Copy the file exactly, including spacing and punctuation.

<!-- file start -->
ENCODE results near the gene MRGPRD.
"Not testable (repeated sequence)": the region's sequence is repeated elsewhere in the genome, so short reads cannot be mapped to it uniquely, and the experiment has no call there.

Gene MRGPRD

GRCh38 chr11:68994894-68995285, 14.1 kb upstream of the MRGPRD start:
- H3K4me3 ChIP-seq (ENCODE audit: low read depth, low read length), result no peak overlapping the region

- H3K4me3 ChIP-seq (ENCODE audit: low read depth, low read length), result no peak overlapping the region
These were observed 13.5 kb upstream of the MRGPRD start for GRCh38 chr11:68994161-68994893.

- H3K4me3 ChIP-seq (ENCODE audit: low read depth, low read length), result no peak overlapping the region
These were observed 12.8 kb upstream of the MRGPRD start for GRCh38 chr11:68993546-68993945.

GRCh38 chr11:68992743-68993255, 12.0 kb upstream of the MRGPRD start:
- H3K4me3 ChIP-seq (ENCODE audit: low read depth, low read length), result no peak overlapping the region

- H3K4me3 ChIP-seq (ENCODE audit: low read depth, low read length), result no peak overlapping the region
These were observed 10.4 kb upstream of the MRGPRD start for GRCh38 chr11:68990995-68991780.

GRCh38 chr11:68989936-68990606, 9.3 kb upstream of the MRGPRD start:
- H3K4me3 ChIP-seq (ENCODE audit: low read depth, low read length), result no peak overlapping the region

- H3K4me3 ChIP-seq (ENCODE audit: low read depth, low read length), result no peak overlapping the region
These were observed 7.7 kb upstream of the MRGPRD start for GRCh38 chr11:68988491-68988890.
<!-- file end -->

ENCODE results near the gene MRGPRD.
"Not testable (repeated sequence)": the region's sequence is repeated elsewhere in the genome, so short reads cannot be mapped to it uniquely, and the experiment has no call there.

Gene MRGPRD

GRCh38 chr11:68994894-68995285, 14.1 kb upstream of the MRGPRD start:
- H3K4me3 ChIP-seq (ENCODE audit: low read depth, low read length), result no peak overlapping the region

- H3K4me3 ChIP-seq (ENCODE audit: low read depth, low read length), result no peak overlapping the region
These were observed 13.5 kb upstream of the MRGPRD start for GRCh38 chr11:68994161-68994893.

- H3K4me3 ChIP-seq (ENCODE audit: low read depth, low read length), result no peak overlapping the region
These were observed 12.8 kb upstream of the MRGPRD start for GRCh38 chr11:68993546-68993945.

GRCh38 chr11:68992743-68993255, 12.0 kb upstream of the MRGPRD start:
- H3K4me3 ChIP-seq (ENCODE audit: low read depth, low read length), result no peak overlapping the region

- H3K4me3 ChIP-seq (ENCODE audit: low read depth, low read length), result no peak overlapping the region
These were observed 10.4 kb upstream of the MRGPRD start for GRCh38 chr11:68990995-68991780.

GRCh38 chr11:68989936-68990606, 9.3 kb upstream of the MRGPRD start:
- H3K4me3 ChIP-seq (ENCODE audit: low read depth, low read length), result no peak overlapping the region

- H3K4me3 ChIP-seq (ENCODE audit: low read depth, low read length), result no peak overlapping the region
These were observed 7.7 kb upstream of the MRGPRD start for GRCh38 chr11:68988491-68988890.